Why 80s British Pop Queen Kate Bush Owns 2022

Kate Bush has been lying in wait for us on this side of the mil­len­ni­um – espe­cial­ly for those of us on the U.S. side of the pond, who paid too lit­tle atten­tion when she became pop roy­al­ty in the UK (and Japan!) at the turn of the 80s.

Bush was too quirky, too British, and maybe too much her own woman for U.S. audi­ences, maybe. But now they’re ready. Final­ly, in the mil­lions, Amer­i­cans are catch­ing up to the bril­liance of her 1985 sin­gle “Run­ning Up That Hill” thanks to its res­ur­rec­tion by Stranger Things Sea­son 4.

Thus far, the Inter­net has pre­ferred her ear­ly stuff. Her first album and its epony­mous sin­gle, Wuther­ing Heights, gar­nered atten­tion online because of its beloved, bizarre video, an inspi­ra­tion to Kate fans world­wide. 1979 was the last time that she toured and the last time she appeared onstage until a 2015 come­back appear­ance.

Bush relied on elab­o­rate music films to car­ry her image. Her ear­ly turn to video, we might say, helped make her a cult favorite when she declined to be a celebri­ty for a few decades. Now video has killed the tour­ing super­star, and Bush is an Amer­i­can pop queen.

In 2022 — almost 40 years after its release — “Run­ning Up That Hill” has hit No 1 on the Hot Bill­board 100 Song­writ­ers charts, the first song by a female artist to top the chart this year. Her 1985 album Hounds of Love has become Bush’s first Bill­board No. 1 album, this sum­mer, rank­ing at the top for alter­na­tive albums and No. 2 for top rock albums.

“Run­ning Up That Hill (A Deal with God)” first peaked at No. 3 on British charts in 1985. The  album, Hounds of Love — one of her very best among a long string of great records — was hailed as “f**ing” bril­liant” by NME. “Our Kate’s a genius, the rarest solo artist this coun­try’s ever pro­duced,” wrote Jane Solanas.

Over here in the States, we were hard­ly unaware of Kate. Although “Run­ning Up That Hill” only hit No. 30 on the charts, her music con­tin­ued to thrive in under­ground scenes yet unmea­sured by sales and chart posi­tions. (Hounds of Love’s “Cloud­bust­ing” invad­ed U.S. raves and clubs in 1992 via sam­ples in British group Utah Saints’ “Some­thing Good,” a song most peo­ple heard on sketchy dance floors and rat­ty cas­sette mix­tapes).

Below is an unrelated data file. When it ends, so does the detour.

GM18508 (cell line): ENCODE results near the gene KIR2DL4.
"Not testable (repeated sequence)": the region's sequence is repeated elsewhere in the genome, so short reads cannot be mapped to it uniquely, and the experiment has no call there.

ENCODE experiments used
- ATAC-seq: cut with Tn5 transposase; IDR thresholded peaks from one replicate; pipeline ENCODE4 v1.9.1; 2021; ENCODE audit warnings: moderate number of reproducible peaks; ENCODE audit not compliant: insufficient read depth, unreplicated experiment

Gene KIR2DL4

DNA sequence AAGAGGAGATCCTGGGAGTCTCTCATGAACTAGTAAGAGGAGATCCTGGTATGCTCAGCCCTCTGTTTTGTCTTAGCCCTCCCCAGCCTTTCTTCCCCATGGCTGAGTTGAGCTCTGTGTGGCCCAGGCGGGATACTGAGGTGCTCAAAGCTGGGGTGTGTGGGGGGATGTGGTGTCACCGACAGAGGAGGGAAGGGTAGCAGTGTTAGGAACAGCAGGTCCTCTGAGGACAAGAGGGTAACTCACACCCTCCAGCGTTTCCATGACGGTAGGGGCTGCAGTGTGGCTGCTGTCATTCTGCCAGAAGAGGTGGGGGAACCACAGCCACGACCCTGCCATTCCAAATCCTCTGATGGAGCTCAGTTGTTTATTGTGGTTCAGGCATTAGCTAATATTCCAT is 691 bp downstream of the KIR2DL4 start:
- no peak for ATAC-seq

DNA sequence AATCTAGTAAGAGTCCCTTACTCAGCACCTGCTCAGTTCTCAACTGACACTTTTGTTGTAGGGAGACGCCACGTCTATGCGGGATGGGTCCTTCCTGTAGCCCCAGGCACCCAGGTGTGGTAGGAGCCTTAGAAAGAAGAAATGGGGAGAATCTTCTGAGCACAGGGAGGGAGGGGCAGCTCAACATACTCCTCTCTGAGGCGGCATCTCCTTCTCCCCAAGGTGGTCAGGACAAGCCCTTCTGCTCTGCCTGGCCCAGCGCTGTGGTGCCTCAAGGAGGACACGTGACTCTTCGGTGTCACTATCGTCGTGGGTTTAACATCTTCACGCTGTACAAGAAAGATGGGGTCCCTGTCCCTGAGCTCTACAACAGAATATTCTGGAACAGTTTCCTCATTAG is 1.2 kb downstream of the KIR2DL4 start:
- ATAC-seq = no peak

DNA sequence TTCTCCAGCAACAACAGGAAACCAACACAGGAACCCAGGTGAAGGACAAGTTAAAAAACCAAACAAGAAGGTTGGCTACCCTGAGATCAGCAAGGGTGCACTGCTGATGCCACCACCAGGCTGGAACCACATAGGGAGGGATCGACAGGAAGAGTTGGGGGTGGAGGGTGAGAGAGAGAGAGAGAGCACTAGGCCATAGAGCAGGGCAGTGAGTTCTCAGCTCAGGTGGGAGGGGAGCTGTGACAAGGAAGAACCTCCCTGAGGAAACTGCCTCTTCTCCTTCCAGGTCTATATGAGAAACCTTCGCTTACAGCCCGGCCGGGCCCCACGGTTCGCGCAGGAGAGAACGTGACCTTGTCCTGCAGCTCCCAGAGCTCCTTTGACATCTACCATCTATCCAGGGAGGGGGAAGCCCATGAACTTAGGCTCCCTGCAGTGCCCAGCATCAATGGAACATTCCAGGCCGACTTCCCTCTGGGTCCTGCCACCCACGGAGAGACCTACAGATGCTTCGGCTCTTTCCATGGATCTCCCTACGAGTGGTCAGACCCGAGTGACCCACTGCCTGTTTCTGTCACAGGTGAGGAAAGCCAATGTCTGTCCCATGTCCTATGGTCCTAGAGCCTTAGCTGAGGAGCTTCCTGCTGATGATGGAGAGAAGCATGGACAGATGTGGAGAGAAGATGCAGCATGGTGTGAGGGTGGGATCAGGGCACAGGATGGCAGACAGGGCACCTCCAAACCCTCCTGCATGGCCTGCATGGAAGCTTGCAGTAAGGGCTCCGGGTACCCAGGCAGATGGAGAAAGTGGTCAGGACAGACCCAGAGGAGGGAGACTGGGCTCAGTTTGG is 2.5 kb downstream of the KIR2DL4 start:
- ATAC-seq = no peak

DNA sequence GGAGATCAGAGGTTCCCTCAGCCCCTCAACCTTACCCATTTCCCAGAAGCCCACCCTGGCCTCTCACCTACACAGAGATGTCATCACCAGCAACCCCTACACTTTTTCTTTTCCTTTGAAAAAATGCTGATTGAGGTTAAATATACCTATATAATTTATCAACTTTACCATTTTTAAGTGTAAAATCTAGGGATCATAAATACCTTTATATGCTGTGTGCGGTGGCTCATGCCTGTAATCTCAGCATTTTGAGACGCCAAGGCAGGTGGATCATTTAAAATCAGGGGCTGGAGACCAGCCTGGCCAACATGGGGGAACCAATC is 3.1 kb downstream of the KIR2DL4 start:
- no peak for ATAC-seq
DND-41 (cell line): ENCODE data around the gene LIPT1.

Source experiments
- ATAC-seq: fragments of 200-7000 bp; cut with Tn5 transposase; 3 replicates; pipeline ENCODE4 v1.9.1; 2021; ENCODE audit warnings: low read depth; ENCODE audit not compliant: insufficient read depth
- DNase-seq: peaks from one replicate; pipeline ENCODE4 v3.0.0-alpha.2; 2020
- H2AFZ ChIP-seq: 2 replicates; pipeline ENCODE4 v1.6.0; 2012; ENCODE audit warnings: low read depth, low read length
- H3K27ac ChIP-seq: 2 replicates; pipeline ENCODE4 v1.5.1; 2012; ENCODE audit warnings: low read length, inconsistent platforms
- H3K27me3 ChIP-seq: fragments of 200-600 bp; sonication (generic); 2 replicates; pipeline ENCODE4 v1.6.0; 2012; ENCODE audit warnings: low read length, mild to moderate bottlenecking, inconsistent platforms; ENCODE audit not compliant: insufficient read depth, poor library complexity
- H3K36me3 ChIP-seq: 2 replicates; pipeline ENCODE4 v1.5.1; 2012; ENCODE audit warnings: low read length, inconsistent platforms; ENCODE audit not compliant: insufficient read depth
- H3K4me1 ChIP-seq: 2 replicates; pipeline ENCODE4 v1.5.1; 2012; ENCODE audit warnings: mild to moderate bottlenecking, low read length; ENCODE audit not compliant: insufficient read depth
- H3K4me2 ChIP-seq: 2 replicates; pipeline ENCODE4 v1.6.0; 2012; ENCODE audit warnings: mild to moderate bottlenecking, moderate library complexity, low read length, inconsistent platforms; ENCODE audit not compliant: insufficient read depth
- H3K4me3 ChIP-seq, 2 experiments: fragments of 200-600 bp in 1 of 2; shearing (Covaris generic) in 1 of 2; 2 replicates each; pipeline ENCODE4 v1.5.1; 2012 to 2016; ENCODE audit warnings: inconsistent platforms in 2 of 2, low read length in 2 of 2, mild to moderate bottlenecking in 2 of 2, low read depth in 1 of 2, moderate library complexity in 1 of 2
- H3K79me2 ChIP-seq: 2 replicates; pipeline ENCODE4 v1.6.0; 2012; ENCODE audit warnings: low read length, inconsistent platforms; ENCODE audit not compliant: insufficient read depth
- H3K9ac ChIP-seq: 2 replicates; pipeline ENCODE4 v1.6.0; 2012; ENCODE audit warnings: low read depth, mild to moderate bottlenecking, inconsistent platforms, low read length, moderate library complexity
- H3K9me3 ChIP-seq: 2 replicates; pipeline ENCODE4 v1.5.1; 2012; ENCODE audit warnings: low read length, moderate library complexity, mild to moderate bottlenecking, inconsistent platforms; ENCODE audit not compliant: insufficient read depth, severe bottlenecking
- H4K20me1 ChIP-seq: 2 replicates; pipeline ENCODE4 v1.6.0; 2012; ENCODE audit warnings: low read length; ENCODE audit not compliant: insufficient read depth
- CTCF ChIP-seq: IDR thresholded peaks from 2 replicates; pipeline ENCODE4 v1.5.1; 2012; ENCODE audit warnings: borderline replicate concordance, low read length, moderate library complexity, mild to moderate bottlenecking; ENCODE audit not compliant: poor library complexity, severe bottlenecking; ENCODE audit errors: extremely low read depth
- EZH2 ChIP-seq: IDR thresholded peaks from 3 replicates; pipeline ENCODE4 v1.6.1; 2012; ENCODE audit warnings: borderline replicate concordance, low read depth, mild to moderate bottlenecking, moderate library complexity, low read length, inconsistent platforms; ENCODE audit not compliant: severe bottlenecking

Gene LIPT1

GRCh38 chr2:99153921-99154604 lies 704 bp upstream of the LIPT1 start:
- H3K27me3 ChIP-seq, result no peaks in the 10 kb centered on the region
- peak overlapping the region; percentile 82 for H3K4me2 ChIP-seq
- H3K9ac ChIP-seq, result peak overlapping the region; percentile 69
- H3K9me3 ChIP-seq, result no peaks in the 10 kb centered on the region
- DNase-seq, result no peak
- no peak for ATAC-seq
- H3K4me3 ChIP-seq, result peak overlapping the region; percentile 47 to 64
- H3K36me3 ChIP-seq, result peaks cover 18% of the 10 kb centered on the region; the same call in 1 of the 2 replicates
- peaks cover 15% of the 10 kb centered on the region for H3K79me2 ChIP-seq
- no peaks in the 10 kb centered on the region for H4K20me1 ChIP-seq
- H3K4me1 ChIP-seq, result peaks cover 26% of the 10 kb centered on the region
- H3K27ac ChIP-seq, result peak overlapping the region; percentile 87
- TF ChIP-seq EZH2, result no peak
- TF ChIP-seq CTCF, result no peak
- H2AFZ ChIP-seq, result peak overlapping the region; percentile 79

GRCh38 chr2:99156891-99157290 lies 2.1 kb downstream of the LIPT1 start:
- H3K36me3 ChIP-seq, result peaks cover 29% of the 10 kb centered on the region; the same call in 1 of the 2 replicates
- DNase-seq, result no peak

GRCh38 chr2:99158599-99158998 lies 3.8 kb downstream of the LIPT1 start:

As for the main­stream U.S. press, well… “The Mis­tress of Mys­ti­cism has woven anoth­er album that both daz­zles and bores,” wrote a Rolling Stone crit­ic in 1985. “Her vision will seem sil­ly to those who believe chil­dren should be seen and not heard.” A New York Times’ review called Hounds of Love “slight­ly pre­cious, cal­cu­lat­ed female art rock.”

There’s noth­ing slight about Kate Bush’s work, but Cheers to the sounds of f***ing bril­liant chil­dren at work. See why Bush’s revival — or endur­ing stay­ing pow­er — should come as no sur­prise in the Poly­phon­ic video above.

Relat­ed Con­tent: 

Kate Bush Enjoys a (Long-Over­due) Revival, Sparked by Sea­son 4 of Stranger Things

Revis­it Kate Bush’s Pecu­liar Christ­mas Spe­cial, Fea­tur­ing Peter Gabriel (1979)

300 Kate Bush Imper­son­ators Pay Trib­ute to Kate Bush’s Icon­ic “Wuther­ing Heights” Video

Josh Jones is a writer and musi­cian based in Durham, NC. Fol­low him at @jdmagness

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